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9. ‘Eddie Murphy: Raw’

My dad hates watching movies with me that include any raunchy behavior or language. He still views me as his little girl, and I can feel his body cringe when there’s even something SLIGHTLY uncomfortable on the screen. However, my father made an exception for Eddie Murphy’s Raw because it’s that good. This 1987 blockbuster shows Murphy at his best, nailing impression after impression and securing his place in comedy history.

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10. ‘Fast Times at Ridgemont High’

A whole generation was reintroduced to Fast Times at Ridgemont High last year when Dane Cook pulled together an impressive amount of stars to do a table reading for COVID relief efforts. The actual movie is a coming-of-age (I know, I know, another one) film about a group of high schoolers in Southern California and is probably best remembered for Sean Penn’s performance. 

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11. ‘Heathers’

Heathers, like many other movies of this era, is about high schoolers and their daily lives, but that’s where the similarities end.  Intended to be the antithesis of the popular John Hughes coming-of-age films, this movie centers around a popular clique of girls who attend a school where people start dying.  

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12. ‘School Daze’

One of the most iconic movies to shed light on Greek life in historically black colleges, Spike Lee based some of this movie on his own collegiate days at Morehouse University. Featuring a very young Lawrence Fishburne and Tisha Campbell, School Daze grappled with race, colorism, college politics, beauty standards, and identity (to name a few.) Even in 2020, this movie doesn’t feel dated. 

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13. ‘Ferris Bueller’s Day Off’

Another John Hughes classic, Matthew Broderick plays an unmotivated high schooler Ferris who skips school one day by playing sick. The Vice-President of his school does not believe him and spends the majority of the movie trying to catch him, which in hindsight, seems like a lot of effort to bust one kid. The movie’s charm comes from the unique breaking of the 4th wall to hear Ferris’ thoughts; it went on to be one of the top-grossing movies of the year.

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14. ‘Honey, I Shrunk the Kids’

The movie that launched a thousand sequels (okay, it was just a few) is one of those sweet and warm films that you watch years later, and somehow, it still manages to hold up. When an inventor shrinks his kids, as well as the neighbor’s kids, they have to navigate the much larger world in hopes of getting back to normal size.

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15. ‘The Goonies’

Something about the ’80s bred groups of misfit kids going on adventures. The children in The Goonies find themselves in possession of an old map that leads to a treasure hunt, complete with pirates, caves, monsters, and skeletons. 

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16. ‘Princess Bride’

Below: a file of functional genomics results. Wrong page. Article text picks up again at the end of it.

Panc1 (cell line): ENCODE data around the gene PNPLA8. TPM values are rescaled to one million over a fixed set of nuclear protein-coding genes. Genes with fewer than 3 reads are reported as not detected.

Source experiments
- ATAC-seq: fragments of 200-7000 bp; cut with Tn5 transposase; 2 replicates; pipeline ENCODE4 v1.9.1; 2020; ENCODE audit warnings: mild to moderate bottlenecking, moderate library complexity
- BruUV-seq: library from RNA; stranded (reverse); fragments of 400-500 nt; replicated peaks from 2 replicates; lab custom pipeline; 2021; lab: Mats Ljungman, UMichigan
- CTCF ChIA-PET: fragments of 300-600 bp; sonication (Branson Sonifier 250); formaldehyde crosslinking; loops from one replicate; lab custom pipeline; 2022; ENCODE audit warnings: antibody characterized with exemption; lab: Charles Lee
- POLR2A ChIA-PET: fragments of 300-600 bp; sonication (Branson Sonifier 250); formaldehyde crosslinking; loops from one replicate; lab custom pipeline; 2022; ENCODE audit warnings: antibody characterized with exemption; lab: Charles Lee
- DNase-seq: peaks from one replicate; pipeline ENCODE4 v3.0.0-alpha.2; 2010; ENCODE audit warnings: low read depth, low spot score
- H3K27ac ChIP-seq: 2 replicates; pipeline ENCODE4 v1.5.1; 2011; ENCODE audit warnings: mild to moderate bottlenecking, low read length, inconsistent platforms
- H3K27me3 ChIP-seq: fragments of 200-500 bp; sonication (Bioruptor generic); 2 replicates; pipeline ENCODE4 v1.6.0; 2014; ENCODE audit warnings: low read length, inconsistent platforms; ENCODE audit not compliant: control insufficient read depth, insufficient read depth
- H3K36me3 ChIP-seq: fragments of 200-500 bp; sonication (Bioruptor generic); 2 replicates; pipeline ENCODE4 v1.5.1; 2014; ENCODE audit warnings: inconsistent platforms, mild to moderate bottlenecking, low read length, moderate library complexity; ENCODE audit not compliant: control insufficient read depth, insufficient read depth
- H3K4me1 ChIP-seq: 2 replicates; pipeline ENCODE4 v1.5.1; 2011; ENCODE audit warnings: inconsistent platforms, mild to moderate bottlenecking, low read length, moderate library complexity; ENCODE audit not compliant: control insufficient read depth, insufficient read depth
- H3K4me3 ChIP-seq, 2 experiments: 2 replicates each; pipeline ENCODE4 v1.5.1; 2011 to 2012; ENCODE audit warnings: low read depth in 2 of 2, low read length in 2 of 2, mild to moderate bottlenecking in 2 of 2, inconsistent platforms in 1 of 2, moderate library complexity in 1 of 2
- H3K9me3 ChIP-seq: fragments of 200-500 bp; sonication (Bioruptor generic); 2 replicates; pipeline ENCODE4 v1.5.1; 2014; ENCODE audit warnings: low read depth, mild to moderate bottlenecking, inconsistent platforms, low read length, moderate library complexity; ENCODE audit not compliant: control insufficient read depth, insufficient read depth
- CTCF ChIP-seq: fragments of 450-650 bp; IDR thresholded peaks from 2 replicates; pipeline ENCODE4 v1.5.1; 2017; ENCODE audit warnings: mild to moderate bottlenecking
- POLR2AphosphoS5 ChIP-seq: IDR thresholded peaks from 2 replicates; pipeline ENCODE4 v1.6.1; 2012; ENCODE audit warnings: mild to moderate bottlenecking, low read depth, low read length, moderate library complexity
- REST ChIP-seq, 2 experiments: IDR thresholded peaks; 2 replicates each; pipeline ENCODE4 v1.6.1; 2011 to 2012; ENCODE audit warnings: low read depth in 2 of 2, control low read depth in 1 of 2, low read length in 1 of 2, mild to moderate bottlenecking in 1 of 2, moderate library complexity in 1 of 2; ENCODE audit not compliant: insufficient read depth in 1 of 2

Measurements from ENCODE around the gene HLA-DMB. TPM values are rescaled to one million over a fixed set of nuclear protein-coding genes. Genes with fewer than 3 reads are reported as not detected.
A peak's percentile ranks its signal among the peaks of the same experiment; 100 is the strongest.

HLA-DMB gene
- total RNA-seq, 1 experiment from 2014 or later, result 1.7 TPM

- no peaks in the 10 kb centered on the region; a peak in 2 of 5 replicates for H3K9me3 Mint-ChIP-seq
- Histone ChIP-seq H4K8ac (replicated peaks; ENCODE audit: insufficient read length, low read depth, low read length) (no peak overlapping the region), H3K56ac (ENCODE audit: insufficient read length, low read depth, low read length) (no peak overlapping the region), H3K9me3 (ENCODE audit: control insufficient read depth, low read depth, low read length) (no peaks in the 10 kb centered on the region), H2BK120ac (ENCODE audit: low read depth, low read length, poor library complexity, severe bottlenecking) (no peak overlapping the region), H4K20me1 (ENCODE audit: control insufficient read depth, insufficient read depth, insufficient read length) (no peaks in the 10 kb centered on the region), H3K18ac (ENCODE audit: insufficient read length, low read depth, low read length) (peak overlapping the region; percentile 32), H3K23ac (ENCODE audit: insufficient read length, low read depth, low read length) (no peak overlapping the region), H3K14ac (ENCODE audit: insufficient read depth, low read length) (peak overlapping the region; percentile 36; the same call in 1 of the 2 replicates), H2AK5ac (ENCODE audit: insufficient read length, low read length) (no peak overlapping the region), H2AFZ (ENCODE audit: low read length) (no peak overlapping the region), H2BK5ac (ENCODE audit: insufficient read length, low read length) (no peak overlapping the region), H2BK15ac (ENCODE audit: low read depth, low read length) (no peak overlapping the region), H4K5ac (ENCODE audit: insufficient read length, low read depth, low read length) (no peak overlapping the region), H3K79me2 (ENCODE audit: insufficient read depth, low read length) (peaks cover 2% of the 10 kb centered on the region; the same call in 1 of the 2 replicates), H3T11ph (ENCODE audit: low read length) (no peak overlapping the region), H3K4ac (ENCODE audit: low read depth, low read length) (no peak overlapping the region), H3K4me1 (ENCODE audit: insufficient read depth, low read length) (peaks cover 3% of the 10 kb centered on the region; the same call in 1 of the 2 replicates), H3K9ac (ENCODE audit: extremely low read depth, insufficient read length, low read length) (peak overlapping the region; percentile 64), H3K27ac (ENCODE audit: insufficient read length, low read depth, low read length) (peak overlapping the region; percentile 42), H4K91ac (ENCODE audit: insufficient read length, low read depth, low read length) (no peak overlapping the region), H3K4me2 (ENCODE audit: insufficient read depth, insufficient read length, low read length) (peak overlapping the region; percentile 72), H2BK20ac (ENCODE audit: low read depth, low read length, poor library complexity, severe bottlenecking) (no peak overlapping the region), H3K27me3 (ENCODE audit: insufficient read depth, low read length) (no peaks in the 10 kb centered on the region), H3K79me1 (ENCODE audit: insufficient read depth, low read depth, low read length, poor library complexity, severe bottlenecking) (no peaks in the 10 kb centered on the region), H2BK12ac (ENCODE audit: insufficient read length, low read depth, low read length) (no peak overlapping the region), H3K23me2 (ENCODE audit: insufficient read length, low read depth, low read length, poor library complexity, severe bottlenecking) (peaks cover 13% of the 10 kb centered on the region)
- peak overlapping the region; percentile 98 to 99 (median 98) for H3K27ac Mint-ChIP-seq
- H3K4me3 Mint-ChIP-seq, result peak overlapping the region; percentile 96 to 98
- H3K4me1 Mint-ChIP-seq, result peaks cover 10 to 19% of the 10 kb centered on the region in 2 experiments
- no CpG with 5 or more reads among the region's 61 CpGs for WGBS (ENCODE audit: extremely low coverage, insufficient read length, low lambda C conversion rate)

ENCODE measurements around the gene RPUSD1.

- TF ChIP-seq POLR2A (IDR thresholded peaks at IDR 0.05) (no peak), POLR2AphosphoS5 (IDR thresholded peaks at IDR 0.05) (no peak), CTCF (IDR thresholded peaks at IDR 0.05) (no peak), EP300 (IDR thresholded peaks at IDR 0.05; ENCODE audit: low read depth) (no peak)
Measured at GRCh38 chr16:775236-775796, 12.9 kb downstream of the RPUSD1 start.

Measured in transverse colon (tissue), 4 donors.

If you like fairy tales (especially modern takes), The Princess Bride will quickly be a favorite. The story is told through the narrative stylings of a grandfather telling his grandson a bedtime story; the bedtime story revolves around a farmhand and the hurdles he must go through to be with the one he loves

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Culture Movies/TV

The 20 Best Indie Horror Movies to Watch When You Need a Good Scare

The days may be stretching a bit longer now as the sun finally starts to set a bit later every night, but there is still plenty to be scared about right now. With armed riots and COVID potentially around every corner, horror is still an ever-present part of all our lives. Fortunately, horror movies provide a safe platform for all thrill-seekers to get their shrieks and screams in without actually having to put themselves in harm’s way.

Thanks to production companies like Blumhouse and A24, independent horror is currently undergoing a bit of a renaissance. Filmmakers who grew up watching some of the earliest independent horror films are now out there creating their own grim worlds for audiences to lose themselves in. Whether it’s supernatural or psychological horrors that tickle your fancy, read on to learn more about 20 of the Best Indie Horror Movies if you dare!

1. ‘Texas Chainsaw Massacre’

The granddaddy of slasher films, Texas Chainsaw Massacre, released in 1974, is one of the infamous horror movies ever released. Directed and co-written by Tobe Hooper, the film follows a group of traveling friends who fall prey to a family of torturous cannibals. The original Texas Chainsaw Massacre has so much going for it, but it’s impossible to mention this film without mentioning the granddaddy cannibal of them all: Leatherface. This chainsaw wielding madman has become one of the most iconic figures in horror and his first appearance perfectly displays why he is still such a creepy, terrifying force today. Texas Chainsaw Massacre made its mark as a violent and messy film, but it also deserves praise for its realistic feel and solid ensemble performances.